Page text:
Wednesday, 17 July 2013

Valley fever: Another Inhaled Fungal Infection

The BBC have reported on a very particular fungal disease that is based in a particular area of the US.
Rather like other chronic fungal infections coccoidioidomycosis can often go unnoticed for some time, but once it is diagnosed and treated with antifungal drugs it improves but doesn't go away - Valley fever is another incurable respiratory fungal infection.

Typically found in people who live or have visited some extremely dry areas of the Americas (Arizona, California, Utah, New Mexico and Texas, plus Mexico and Argentina), Valley fever is inhaled in the dust.

  • Two out of three infected people experience no symptoms
  • Others get flu-like symptoms lasting a month
  • One in 20 gets pneumonia and in one in 100 cases it infects the brain - with potentially fatal results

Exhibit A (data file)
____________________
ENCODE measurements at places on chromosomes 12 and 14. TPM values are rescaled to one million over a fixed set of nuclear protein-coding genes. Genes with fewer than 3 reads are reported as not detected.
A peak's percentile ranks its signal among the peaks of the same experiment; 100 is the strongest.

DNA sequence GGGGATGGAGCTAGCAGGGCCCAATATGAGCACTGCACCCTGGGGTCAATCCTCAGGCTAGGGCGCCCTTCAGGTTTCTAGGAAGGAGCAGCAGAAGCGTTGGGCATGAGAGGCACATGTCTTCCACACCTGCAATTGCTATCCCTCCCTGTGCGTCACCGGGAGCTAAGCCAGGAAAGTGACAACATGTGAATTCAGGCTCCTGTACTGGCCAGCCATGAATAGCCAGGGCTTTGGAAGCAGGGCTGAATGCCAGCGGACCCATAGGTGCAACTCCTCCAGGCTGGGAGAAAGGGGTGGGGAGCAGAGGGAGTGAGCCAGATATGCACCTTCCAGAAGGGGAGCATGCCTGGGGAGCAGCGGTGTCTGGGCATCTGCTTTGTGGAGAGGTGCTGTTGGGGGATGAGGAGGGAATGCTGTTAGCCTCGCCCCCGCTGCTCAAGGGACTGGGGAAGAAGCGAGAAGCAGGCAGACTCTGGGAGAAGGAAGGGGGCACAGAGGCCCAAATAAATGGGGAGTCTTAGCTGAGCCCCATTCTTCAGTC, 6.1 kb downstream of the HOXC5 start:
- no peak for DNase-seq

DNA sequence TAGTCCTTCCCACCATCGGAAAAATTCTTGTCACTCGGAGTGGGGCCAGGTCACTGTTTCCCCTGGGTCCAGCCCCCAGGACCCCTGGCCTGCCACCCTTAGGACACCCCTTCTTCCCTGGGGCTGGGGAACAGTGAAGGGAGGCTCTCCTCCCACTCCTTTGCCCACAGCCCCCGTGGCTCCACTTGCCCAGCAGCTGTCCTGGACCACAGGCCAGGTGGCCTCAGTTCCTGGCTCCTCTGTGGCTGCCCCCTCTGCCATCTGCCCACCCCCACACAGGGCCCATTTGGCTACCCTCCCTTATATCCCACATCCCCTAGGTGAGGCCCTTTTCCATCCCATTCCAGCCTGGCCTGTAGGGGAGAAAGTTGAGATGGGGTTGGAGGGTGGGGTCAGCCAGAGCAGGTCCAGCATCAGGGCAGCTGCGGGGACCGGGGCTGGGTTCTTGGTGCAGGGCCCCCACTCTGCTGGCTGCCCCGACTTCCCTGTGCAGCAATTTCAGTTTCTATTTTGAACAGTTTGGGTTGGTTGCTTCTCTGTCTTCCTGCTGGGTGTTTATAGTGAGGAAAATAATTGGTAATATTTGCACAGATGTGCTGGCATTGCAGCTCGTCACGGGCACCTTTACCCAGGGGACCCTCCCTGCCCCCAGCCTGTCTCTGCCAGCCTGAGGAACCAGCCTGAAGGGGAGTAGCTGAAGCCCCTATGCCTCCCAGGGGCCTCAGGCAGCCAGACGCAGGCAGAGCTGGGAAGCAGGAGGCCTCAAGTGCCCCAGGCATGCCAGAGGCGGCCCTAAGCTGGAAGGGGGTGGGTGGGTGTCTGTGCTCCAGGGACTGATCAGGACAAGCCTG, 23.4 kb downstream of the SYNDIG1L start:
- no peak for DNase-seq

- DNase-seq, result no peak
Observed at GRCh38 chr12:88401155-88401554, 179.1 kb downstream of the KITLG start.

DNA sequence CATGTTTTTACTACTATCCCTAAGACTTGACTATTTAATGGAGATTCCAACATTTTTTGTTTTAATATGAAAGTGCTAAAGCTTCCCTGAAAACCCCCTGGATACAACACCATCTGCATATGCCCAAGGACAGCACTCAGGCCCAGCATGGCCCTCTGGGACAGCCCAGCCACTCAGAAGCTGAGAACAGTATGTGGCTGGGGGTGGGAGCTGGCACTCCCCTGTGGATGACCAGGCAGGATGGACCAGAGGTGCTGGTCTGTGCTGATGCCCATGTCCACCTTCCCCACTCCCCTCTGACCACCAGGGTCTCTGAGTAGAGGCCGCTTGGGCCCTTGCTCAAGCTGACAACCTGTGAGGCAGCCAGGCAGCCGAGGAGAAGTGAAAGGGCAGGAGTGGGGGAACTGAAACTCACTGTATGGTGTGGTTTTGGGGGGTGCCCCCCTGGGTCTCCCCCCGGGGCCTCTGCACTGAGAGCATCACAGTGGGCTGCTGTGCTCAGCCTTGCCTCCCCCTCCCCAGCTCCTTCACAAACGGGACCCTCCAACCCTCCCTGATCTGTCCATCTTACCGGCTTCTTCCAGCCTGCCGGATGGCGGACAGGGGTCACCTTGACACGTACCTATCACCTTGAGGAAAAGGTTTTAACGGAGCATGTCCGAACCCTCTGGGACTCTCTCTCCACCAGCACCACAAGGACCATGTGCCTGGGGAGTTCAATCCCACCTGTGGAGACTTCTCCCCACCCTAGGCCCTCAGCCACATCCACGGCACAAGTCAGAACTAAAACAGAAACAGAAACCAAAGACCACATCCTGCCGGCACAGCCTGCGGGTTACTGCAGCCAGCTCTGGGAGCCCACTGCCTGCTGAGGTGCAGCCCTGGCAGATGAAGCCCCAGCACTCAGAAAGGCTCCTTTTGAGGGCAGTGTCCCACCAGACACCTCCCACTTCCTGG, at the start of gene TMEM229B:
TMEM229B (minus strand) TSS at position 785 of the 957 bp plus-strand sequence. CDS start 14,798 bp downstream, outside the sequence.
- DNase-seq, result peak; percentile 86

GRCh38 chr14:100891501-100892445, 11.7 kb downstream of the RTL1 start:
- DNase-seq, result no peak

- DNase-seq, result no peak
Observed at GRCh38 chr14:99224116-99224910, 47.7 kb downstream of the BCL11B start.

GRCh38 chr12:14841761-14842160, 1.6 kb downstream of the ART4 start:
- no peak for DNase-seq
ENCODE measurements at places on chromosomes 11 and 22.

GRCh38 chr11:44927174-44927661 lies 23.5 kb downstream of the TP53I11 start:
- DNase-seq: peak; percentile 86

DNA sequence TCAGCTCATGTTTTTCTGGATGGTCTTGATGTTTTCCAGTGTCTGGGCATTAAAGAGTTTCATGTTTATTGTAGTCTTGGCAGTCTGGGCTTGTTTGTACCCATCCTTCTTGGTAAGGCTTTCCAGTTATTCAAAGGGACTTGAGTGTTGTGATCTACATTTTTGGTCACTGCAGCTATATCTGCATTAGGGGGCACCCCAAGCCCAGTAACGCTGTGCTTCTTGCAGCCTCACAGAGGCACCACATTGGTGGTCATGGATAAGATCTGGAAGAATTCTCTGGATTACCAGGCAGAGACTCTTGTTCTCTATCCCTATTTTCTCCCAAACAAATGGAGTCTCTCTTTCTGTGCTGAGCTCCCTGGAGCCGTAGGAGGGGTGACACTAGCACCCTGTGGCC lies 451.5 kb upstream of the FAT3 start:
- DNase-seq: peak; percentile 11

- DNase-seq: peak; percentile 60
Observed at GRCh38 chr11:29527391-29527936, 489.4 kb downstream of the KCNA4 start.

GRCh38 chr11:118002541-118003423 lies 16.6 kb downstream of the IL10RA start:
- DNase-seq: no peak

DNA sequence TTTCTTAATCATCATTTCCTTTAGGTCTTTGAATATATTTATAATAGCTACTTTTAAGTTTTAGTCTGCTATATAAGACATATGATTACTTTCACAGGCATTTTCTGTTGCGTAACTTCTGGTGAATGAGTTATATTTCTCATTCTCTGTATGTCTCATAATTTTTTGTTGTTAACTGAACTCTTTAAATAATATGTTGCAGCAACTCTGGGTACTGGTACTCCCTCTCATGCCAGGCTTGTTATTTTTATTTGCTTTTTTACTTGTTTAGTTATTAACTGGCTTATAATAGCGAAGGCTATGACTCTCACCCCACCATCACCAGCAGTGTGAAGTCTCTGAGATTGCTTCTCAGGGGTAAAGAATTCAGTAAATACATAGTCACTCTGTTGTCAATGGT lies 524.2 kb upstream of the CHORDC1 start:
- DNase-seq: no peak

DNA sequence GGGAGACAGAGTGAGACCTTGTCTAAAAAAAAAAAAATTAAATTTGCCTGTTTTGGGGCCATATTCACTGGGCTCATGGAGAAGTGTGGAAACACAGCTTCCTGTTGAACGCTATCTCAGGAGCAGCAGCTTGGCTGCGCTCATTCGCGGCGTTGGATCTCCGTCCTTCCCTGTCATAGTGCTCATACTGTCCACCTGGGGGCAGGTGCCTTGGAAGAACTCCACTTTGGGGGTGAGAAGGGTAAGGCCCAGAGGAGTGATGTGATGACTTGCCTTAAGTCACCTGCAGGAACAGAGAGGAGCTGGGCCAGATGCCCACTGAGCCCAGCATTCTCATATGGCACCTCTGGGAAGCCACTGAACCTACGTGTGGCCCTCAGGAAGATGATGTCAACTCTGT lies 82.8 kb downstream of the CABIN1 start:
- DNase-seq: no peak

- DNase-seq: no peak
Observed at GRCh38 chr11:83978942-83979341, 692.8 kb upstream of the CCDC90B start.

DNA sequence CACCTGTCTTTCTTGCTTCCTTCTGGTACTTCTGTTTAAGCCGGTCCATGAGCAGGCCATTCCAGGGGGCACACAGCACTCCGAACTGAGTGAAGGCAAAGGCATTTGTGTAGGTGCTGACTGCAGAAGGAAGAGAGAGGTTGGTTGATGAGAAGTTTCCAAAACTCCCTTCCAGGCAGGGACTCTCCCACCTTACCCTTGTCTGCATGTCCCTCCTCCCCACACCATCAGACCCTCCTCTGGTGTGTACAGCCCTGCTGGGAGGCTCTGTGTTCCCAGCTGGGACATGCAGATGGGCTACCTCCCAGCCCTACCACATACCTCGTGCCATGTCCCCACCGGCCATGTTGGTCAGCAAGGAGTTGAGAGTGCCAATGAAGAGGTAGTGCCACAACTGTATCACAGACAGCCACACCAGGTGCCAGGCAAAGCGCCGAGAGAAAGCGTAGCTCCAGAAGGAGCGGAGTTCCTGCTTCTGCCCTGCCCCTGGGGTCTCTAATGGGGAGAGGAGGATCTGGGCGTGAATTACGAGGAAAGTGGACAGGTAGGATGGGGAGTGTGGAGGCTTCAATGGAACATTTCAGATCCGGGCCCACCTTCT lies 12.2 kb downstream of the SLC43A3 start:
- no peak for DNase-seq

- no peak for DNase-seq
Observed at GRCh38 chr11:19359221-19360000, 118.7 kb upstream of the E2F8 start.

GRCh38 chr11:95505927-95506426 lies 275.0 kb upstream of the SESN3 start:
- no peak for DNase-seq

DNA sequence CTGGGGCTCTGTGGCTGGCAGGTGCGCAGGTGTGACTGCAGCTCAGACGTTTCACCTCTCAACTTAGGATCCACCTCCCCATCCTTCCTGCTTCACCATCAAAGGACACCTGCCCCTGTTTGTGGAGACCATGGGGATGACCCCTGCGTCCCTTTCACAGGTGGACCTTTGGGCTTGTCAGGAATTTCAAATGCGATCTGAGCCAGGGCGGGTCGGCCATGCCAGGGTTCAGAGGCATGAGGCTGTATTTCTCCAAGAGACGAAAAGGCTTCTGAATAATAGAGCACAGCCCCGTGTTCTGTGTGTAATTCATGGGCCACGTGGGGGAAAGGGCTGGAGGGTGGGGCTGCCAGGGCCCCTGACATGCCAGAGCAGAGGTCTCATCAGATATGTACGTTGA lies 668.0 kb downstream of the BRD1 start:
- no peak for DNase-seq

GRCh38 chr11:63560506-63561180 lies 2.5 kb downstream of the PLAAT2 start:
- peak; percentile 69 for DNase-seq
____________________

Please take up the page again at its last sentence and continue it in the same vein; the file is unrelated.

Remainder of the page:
Prior to 2000 cased were rare and no-one really knows why the number of cases has risen so much

The report mentions:
Professor John Galgiani has studied the illness for 30 years and founded the Valley Fever Center for Excellence at the University of Arizona in Tucson. He estimates there is a 3% chance of infection if you spend a year in a highly endemic area, and only a 1% chance of getting sick.
But people can become infected in the most improbable ways however long the odds, he says. The wife of a scientist in the San Francisco Bay area contracted it after she shook out the jeans he had been wearing on a trip to the San Joaquin Valley.Dr Galgiani thinks the increase in cases is partly due to better reporting and partly population growth, but says differing weather conditions lead to yearly variations - 2012 is looking like it will have fewer infections than 2011. If dry follows wet, that means a lot of airborne fungal spores.
He doubts that increased construction in the desert plays a part. "It's actually hard to show that human activity has any effect. Many endemic areas are quite sparse and looking at who comes into the clinic, it's not overly represented by construction [workers]."
There's nothing you can do to mitigate risk, he says. Masks, for example, can't prevent a single spore being breathed in, but increased awareness will mean earlier diagnoses and better health outcomes.

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